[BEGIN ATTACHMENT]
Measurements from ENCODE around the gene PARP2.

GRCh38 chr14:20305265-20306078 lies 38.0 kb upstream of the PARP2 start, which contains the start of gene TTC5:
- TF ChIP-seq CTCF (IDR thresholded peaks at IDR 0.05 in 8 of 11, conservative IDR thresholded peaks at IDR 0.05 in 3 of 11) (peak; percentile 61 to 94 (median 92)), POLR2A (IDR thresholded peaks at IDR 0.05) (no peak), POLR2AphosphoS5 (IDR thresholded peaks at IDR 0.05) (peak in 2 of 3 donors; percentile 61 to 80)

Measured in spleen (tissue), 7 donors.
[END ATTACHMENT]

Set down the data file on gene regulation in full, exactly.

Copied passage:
Measurements from ENCODE around the gene PARP2.

GRCh38 chr14:20305265-20306078 lies 38.0 kb upstream of the PARP2 start, which contains the start of gene TTC5:
- TF ChIP-seq CTCF (IDR thresholded peaks at IDR 0.05 in 8 of 11, conservative IDR thresholded peaks at IDR 0.05 in 3 of 11) (peak; percentile 61 to 94 (median 92)), POLR2A (IDR thresholded peaks at IDR 0.05) (no peak), POLR2AphosphoS5 (IDR thresholded peaks at IDR 0.05) (peak in 2 of 3 donors; percentile 61 to 80)

Measured in spleen (tissue), 7 donors.